Ironically enough…

I taught English as a foreign language at two different language schools in Japan before starting to teach TOEFL 12 years ago.  I learned from both schools some of the fundamental attitudes that a “good language teacher” should take toward teaching language. Especially in the second school, I had an opportunity to have a mentor (If I may say so) who taught me what language teaching should be like. Together with my own little principles, it still is something to turn to for help every time I seem to forget about the basics and struggle.

One is the relationship between the language teacher and the teaching material. My mentor told me that if you are a language teacher, you should be able to teach if there is only one phone book in front of you. Luckily, I totally understood what he meant. (and that’s why I started to regard him as my mentor :p) It is not so much the material that is fundamentally important to learners; rather it is the teacher him/herself that matters. If learners find satisfaction in the material, then they will go to the bookshop and get some books. However, they don’t find it enough, so they end up in school… for what? For a more active interaction between the teacher and themselves.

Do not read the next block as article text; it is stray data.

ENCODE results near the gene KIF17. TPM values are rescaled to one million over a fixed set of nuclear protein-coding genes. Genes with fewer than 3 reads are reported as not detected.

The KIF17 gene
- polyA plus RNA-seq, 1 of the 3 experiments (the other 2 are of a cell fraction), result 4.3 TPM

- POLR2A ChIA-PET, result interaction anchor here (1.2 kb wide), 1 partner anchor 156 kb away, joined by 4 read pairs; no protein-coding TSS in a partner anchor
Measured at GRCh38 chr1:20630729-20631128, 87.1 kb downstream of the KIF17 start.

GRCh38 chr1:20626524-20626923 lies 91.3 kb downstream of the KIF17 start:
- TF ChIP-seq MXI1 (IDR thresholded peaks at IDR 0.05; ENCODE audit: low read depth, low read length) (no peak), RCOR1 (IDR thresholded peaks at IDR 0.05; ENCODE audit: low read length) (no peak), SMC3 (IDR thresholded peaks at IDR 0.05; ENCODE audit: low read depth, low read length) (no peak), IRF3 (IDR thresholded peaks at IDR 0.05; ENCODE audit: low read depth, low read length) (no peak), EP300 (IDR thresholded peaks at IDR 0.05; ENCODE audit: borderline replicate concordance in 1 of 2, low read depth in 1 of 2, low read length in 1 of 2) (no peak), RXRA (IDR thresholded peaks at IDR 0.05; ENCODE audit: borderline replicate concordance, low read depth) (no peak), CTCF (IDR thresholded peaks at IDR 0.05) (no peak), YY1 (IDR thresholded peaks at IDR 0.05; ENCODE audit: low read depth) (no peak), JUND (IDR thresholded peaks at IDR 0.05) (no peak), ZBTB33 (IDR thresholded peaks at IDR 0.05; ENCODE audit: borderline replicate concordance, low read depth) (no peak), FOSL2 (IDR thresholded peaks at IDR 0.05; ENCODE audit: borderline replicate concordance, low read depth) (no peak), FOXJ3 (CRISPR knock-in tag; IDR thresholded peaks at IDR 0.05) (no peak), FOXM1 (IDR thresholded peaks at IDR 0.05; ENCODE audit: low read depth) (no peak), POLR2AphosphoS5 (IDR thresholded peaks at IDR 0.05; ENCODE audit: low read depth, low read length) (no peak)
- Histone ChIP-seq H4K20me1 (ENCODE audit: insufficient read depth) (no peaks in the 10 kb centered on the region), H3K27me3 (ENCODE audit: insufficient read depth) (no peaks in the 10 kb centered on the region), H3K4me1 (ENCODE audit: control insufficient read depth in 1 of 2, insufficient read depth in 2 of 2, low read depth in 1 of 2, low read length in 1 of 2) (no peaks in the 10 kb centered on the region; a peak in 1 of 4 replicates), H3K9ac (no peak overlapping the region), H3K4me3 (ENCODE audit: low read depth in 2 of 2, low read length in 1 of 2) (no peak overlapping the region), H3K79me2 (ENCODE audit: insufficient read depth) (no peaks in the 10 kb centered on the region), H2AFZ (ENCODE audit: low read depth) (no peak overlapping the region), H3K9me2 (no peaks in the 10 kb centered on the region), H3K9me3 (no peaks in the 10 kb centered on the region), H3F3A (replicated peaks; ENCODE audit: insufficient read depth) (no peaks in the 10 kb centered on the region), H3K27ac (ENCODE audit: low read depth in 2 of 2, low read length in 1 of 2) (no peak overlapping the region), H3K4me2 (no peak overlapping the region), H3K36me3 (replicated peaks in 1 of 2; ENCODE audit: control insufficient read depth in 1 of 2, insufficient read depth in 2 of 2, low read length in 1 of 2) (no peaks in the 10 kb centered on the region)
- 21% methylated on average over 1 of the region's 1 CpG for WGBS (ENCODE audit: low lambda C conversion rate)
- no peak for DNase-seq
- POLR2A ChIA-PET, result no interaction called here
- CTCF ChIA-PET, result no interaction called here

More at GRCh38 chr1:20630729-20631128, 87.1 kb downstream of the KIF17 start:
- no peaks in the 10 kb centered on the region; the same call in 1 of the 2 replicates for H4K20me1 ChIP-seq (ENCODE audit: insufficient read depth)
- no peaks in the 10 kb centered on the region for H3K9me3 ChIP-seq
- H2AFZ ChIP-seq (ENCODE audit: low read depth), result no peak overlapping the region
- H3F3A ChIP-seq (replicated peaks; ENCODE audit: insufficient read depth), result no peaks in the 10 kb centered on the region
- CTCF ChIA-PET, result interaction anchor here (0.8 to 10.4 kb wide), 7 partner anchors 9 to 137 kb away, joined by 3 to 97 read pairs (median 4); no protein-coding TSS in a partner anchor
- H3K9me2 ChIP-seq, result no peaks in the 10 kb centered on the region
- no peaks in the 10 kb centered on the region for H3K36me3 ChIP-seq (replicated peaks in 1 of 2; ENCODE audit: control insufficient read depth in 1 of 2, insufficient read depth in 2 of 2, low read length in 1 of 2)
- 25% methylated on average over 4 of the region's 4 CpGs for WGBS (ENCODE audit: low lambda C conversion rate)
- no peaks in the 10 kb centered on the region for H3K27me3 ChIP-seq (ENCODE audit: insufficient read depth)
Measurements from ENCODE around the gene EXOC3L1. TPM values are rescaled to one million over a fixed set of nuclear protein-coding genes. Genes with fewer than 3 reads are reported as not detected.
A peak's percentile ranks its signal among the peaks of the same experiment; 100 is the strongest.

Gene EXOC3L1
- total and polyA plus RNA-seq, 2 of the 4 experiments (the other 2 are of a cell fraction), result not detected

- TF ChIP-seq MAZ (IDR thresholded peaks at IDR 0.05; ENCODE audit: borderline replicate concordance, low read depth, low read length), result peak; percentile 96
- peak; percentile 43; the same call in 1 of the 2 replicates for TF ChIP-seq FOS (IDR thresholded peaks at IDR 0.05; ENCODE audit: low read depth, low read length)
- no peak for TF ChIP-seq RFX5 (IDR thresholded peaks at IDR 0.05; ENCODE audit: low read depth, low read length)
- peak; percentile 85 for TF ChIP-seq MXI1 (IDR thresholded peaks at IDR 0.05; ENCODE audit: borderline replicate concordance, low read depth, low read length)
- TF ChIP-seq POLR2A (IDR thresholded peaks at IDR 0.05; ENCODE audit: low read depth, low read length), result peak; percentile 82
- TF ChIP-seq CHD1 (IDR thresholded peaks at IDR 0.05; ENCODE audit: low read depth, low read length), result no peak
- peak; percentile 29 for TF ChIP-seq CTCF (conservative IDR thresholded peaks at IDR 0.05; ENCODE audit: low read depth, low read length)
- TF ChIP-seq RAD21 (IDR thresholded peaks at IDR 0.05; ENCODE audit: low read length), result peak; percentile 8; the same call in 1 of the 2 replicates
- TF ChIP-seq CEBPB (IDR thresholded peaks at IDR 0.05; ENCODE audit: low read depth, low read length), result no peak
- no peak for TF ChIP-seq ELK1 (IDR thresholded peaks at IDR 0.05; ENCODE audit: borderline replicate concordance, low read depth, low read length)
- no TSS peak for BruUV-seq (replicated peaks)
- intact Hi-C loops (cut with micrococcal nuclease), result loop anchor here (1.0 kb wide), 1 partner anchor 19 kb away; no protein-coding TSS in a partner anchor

I haven’t done any research on this consumer sentiment. I am not an expert in second language acquisition, either. (I haven’t received any formal instruction about SLA. I was a law major at university.) Therefore I am not ready to convince you of its validity. Well, who cares? This is something I always have in mind to refresh my teaching (this time, TOEFL), and it is good to have some definite basics you can turn to, whatever it may be.

Now I have to conclude with this irony. Someone who believes texts are not that important has now published eight textbooks and is working on another book!

 

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